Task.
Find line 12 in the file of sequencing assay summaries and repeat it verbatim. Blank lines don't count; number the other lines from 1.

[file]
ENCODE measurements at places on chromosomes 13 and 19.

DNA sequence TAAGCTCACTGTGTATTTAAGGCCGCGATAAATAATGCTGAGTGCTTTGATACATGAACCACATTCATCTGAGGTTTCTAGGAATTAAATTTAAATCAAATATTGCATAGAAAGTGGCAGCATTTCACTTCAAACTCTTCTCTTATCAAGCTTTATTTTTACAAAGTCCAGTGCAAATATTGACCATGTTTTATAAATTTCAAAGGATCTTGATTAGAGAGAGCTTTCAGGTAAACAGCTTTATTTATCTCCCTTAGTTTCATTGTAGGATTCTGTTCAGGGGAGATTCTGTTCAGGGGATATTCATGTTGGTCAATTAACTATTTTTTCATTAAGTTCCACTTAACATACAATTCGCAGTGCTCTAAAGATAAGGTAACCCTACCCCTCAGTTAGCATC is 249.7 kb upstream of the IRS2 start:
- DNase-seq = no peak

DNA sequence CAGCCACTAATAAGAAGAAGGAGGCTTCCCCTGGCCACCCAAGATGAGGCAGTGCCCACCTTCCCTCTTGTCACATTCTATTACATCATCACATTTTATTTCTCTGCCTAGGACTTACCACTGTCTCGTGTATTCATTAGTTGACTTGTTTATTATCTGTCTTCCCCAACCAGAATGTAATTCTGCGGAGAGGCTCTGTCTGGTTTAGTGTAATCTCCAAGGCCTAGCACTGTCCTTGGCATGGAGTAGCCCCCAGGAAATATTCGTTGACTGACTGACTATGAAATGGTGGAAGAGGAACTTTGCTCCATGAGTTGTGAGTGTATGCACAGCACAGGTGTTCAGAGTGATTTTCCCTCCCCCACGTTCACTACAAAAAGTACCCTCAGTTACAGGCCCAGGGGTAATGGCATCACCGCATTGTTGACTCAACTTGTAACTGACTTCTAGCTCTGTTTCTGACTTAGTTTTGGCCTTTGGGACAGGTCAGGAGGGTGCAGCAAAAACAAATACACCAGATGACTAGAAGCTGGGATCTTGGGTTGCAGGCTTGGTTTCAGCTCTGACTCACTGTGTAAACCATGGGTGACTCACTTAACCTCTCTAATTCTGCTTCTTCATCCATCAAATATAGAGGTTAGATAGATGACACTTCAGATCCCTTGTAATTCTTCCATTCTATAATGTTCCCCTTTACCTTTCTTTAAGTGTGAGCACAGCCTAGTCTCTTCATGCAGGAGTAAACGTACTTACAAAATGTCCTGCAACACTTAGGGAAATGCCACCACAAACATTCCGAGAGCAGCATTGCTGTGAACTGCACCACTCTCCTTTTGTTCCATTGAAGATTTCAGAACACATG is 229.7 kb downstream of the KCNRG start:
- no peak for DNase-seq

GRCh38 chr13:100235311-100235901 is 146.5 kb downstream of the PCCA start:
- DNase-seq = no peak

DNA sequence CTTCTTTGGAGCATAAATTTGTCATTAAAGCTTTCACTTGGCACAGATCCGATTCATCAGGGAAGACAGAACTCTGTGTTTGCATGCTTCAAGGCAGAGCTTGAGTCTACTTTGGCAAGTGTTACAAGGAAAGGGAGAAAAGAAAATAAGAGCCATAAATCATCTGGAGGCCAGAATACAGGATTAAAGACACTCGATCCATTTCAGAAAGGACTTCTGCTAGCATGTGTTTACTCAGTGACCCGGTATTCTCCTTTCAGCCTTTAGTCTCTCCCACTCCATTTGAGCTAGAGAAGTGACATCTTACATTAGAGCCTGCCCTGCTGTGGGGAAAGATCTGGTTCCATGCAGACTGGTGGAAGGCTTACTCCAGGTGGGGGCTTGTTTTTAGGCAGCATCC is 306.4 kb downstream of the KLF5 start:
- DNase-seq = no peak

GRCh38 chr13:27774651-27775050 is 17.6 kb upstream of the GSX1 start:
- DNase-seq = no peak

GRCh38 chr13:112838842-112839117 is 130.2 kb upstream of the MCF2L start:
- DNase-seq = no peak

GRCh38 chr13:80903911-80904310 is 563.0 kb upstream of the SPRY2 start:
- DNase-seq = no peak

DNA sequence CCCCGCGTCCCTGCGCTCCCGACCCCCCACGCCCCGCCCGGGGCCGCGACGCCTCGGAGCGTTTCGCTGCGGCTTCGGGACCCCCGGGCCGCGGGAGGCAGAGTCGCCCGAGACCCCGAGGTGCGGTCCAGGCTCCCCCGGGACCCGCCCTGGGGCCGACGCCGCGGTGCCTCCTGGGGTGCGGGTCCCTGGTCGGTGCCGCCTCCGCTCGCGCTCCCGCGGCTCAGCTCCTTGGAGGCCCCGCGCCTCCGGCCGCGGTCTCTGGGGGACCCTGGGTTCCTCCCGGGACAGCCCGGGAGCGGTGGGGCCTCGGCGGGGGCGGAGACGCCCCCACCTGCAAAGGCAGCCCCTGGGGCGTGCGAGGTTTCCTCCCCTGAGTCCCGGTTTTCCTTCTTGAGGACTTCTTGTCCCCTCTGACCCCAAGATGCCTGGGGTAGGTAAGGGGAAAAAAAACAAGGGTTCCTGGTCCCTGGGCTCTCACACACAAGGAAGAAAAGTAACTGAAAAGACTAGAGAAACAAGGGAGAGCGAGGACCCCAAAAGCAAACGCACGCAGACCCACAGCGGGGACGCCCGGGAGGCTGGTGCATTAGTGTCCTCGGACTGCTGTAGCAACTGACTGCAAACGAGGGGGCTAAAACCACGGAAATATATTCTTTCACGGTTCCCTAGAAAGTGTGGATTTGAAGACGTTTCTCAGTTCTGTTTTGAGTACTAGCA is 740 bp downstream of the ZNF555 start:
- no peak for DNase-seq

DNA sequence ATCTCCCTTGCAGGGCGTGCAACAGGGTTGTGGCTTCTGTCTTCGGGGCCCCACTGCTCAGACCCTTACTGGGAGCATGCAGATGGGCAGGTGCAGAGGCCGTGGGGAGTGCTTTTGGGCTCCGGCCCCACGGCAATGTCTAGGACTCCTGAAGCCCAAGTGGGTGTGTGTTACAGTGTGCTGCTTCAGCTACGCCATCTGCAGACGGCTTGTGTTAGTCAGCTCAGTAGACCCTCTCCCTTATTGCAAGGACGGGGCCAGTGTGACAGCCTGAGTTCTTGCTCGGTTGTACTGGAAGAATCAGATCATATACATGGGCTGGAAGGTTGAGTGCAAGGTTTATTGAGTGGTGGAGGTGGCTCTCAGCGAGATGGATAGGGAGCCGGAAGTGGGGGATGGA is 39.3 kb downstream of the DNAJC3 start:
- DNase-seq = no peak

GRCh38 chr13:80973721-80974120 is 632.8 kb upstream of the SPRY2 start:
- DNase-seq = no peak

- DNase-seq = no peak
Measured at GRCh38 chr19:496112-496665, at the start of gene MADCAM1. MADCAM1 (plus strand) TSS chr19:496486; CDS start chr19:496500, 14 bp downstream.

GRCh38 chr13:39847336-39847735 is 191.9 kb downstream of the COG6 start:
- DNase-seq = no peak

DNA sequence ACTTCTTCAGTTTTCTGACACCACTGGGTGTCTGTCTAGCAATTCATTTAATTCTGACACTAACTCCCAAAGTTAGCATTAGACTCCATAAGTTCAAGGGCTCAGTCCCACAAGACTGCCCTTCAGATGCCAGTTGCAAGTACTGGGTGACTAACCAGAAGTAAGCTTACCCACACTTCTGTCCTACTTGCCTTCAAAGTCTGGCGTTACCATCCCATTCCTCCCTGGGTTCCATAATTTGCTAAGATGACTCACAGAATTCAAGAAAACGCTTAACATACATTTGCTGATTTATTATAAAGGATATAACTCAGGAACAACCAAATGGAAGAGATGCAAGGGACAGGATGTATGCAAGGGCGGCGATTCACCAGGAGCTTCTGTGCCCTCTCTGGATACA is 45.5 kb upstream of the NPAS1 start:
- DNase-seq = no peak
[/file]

GRCh38 chr13:112838842-112839117 is 130.2 kb upstream of the MCF2L start: